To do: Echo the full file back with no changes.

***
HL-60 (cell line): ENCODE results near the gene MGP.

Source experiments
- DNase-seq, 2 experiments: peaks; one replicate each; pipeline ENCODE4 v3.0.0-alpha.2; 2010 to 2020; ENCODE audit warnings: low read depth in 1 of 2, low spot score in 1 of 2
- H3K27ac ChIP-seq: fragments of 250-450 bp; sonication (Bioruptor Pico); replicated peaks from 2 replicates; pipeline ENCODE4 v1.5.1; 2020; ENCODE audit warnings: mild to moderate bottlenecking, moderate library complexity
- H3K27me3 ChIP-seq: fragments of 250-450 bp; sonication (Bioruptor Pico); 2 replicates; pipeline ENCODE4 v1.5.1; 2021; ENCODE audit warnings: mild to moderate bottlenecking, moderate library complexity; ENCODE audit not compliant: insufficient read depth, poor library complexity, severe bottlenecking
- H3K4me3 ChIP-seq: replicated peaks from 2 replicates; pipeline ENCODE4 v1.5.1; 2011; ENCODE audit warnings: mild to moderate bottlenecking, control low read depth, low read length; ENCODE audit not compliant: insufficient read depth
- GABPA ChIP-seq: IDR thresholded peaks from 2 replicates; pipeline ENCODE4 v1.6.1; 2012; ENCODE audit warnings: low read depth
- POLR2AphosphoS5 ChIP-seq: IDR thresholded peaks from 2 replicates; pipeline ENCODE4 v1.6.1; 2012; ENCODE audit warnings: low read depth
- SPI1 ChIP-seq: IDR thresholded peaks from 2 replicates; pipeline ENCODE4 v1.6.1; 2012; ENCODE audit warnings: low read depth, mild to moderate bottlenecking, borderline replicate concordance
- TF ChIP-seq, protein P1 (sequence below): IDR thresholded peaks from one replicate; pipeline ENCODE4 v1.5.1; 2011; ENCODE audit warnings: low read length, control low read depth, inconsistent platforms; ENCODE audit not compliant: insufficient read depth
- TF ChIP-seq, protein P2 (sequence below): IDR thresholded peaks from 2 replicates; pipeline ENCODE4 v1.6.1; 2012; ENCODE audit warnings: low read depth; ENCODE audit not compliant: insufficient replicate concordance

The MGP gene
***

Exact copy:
HL-60 (cell line): ENCODE results near the gene MGP.

Source experiments
- DNase-seq, 2 experiments: peaks; one replicate each; pipeline ENCODE4 v3.0.0-alpha.2; 2010 to 2020; ENCODE audit warnings: low read depth in 1 of 2, low spot score in 1 of 2
- H3K27ac ChIP-seq: fragments of 250-450 bp; sonication (Bioruptor Pico); replicated peaks from 2 replicates; pipeline ENCODE4 v1.5.1; 2020; ENCODE audit warnings: mild to moderate bottlenecking, moderate library complexity
- H3K27me3 ChIP-seq: fragments of 250-450 bp; sonication (Bioruptor Pico); 2 replicates; pipeline ENCODE4 v1.5.1; 2021; ENCODE audit warnings: mild to moderate bottlenecking, moderate library complexity; ENCODE audit not compliant: insufficient read depth, poor library complexity, severe bottlenecking
- H3K4me3 ChIP-seq: replicated peaks from 2 replicates; pipeline ENCODE4 v1.5.1; 2011; ENCODE audit warnings: mild to moderate bottlenecking, control low read depth, low read length; ENCODE audit not compliant: insufficient read depth
- GABPA ChIP-seq: IDR thresholded peaks from 2 replicates; pipeline ENCODE4 v1.6.1; 2012; ENCODE audit warnings: low read depth
- POLR2AphosphoS5 ChIP-seq: IDR thresholded peaks from 2 replicates; pipeline ENCODE4 v1.6.1; 2012; ENCODE audit warnings: low read depth
- SPI1 ChIP-seq: IDR thresholded peaks from 2 replicates; pipeline ENCODE4 v1.6.1; 2012; ENCODE audit warnings: low read depth, mild to moderate bottlenecking, borderline replicate concordance
- TF ChIP-seq, protein P1 (sequence below): IDR thresholded peaks from one replicate; pipeline ENCODE4 v1.5.1; 2011; ENCODE audit warnings: low read length, control low read depth, inconsistent platforms; ENCODE audit not compliant: insufficient read depth
- TF ChIP-seq, protein P2 (sequence below): IDR thresholded peaks from 2 replicates; pipeline ENCODE4 v1.6.1; 2012; ENCODE audit warnings: low read depth; ENCODE audit not compliant: insufficient replicate concordance

The MGP gene